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Family: N.O. Chenopodiaceae---Synonyms---Goosefoots. Wormseeds. Spinach. Glassworts. Sea Beets.
The Chenopodiaceae, or Goosefoot order, is a large family of homely and more or less succulent herbs-common weeds in most temperate climates, usually growing on the seashore and on salt marshes and on waste or cultivated ground.
The tribe derives its distinctive name from the Greek words, chen (a goose) and pous (a foot), in allusion to the supposed resemblance borne by the leaves of most of its members to the webbed feet of the goose. The leaves are entire, lobed or toothed, often more or less triangular in shape.
The minute flowers - which are wind fertilized - are without petals, bisexual and borne in dense axillary or terminal clusters or spikes. The small fruit is membraneous and one-seeded, often enclosed by the persistent calyx, which frequently is inflated.
Most of these plants contain large quantities of iron in the form of digestible organic compounds and many of the species provide soda in abundance.
Ten species of Chenopodium occur in Britain, one of which, C. Bonus-Henricus, has been much cultivated as a pot-herb, under the name of English Mercury and All Good. The Garden Orache and the Arrach, the Sea Beet and the Glassworts are other native plants belonging to this large family, which has about 600 members.
The seeds of C. Quinoa (Linn.), of the Andean region of South America, there constitute the staple and principal food of millions of the native inhabitants.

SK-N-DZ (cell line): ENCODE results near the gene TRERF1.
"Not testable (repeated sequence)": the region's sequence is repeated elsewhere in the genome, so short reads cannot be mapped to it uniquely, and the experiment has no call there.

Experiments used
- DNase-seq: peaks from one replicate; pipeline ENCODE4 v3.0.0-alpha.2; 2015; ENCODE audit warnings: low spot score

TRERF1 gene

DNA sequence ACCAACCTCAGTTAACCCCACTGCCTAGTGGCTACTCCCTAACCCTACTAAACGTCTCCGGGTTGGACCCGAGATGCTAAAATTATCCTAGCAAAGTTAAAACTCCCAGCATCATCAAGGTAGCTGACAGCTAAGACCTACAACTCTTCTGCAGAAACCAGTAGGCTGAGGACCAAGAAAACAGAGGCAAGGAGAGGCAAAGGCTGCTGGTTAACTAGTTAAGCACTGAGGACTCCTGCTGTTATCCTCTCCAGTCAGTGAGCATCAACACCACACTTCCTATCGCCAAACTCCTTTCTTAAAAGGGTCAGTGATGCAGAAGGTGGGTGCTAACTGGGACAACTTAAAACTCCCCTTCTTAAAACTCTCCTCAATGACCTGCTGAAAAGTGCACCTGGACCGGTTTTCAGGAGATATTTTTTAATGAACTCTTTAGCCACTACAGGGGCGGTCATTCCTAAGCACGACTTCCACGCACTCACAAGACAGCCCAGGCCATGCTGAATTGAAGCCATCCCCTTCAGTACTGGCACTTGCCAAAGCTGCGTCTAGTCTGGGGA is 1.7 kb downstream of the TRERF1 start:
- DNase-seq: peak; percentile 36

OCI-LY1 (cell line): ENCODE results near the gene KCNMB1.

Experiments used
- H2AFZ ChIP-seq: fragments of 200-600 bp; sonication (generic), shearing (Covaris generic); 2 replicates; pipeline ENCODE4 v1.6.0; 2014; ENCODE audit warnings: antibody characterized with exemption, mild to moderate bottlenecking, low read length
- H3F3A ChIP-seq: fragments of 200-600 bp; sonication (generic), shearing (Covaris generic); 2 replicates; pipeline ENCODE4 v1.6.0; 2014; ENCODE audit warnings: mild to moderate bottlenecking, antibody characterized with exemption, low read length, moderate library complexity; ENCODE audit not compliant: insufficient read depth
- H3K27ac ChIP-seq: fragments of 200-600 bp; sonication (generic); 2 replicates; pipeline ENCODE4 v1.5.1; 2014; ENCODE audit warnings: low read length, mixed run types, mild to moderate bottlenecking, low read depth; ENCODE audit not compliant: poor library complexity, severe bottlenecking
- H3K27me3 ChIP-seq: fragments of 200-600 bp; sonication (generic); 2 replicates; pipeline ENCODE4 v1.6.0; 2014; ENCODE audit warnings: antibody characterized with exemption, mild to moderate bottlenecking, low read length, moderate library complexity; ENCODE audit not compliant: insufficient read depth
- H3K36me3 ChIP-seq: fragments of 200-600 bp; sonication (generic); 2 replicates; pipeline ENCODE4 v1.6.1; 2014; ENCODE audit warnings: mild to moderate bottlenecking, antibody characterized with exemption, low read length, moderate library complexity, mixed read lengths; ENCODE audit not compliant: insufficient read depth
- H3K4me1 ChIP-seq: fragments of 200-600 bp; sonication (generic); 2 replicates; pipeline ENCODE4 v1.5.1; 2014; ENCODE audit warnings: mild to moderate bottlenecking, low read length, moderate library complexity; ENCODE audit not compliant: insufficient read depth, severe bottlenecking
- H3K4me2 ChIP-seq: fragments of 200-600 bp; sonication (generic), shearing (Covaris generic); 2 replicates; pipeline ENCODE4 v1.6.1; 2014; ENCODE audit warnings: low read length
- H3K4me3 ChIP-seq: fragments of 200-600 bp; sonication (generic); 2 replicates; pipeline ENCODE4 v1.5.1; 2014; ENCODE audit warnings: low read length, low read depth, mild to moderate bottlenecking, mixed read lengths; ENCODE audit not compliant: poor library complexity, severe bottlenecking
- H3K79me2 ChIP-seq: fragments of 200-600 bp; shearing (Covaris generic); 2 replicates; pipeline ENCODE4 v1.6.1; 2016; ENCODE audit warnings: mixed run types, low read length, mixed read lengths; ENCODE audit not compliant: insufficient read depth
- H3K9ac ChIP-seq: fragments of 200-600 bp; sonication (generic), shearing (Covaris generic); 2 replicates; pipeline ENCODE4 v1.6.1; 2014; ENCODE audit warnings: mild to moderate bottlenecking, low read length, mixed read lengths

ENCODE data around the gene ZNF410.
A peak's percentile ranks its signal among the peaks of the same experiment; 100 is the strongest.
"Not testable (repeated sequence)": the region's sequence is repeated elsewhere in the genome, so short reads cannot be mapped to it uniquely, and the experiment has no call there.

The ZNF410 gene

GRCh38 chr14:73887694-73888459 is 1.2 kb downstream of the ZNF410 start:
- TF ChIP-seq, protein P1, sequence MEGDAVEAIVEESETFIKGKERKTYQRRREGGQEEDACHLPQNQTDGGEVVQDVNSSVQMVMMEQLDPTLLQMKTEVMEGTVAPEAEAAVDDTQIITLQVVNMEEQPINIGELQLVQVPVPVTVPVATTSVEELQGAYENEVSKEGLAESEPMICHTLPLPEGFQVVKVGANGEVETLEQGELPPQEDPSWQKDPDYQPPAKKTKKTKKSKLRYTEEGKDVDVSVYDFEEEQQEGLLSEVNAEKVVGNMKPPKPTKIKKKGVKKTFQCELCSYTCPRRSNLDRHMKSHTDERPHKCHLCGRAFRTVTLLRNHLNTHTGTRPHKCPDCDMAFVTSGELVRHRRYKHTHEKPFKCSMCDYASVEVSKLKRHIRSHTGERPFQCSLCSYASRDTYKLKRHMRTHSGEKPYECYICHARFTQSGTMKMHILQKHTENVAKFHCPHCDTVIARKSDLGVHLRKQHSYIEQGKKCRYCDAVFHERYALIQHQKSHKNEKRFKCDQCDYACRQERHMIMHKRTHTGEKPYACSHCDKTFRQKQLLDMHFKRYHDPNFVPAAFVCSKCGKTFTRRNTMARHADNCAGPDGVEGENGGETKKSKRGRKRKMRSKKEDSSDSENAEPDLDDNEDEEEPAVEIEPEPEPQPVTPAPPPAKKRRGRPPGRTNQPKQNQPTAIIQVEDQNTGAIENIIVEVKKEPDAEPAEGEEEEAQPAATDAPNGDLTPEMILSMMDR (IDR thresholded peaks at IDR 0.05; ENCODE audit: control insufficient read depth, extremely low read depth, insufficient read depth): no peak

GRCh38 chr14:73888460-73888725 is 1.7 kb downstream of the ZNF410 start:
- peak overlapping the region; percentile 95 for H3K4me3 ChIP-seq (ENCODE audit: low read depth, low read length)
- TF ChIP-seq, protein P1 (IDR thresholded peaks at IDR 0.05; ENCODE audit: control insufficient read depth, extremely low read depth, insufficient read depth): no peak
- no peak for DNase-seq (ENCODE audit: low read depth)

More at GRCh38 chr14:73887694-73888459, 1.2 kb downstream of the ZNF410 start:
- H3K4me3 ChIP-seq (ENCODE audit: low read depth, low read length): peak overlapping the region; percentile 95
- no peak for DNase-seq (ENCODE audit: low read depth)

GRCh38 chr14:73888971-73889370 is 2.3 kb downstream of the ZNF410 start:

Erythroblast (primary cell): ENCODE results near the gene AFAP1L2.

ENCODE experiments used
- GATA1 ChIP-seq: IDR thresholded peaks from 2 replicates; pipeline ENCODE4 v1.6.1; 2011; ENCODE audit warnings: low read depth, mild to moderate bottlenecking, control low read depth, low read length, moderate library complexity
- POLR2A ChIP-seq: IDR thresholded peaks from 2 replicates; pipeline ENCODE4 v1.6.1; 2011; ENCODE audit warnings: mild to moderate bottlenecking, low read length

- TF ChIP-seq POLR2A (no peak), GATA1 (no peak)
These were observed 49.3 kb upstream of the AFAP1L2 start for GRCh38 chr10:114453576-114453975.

Quinoa is a perennial, indigenous to the high tableland of the Cordilleras, where, at the conquest by the Spaniards, it was the only farinaceous grain used as food. The plant is from 4 to 6 feet high and has many angular branches, dull glaucous leaves, of a triangular outline on long, narrow stalks, and flowers forming large, compact, branched heads and succeeded by minute, strong, flat seeds, of a black, white or red colour.
The Quinoa has been introduced into Europe, but though large crops have been grown in France, the grain has an unpleasant acrid taste and will hardly be used as human food when anything better can be got, though the leaves make a pleasant vegetable, like spinach.
But in Peru, Chile and Bolivia, Quinoa is largely cultivated for its nutritious seeds, which are produced in great abundance and are made into soup and bread, and when fermented with millet, make a kind of beer. They are called 'Little Rice.'
The seeds are prepared by boiling in water, like rice or oatmeal, a kind of gruel being the result, which is seasoned with Chile pepper and other condiments; or the grains are slightly roasted, like coffee, boiled in water and strained, the brown-coloured broth thus prepared being seasoned as in the first process. This second preparation is called Carapulque, and is said to be a favourite dish with the ladies of Lima, but, as already stated, in whatever way prepared, Quinoa is unpalatable to strangers, though it is probably a nutritious article of food, due to the amount of albumen it contains.
Two varieties are cultivated, one producing very pale seeds, called the White or Sweet variety, which is that used as food, and a dark-red fruited one, called the Red Quinoa. Both kinds contain an amaroid (or bitter substance), in specially large amounts in the bitter variety, which is reputed anthelmintic and emetic. By repeated washings, the substance is removed and the seeds can then be used as a food, like the 'sweet' variety.
A sweetened decoction of the fruit is used medicinally, as an application to sores and bruises, and cataplasms are also made from it.
The grain is said to be excellent for poultry and the plant itself to form good green food for cattle.
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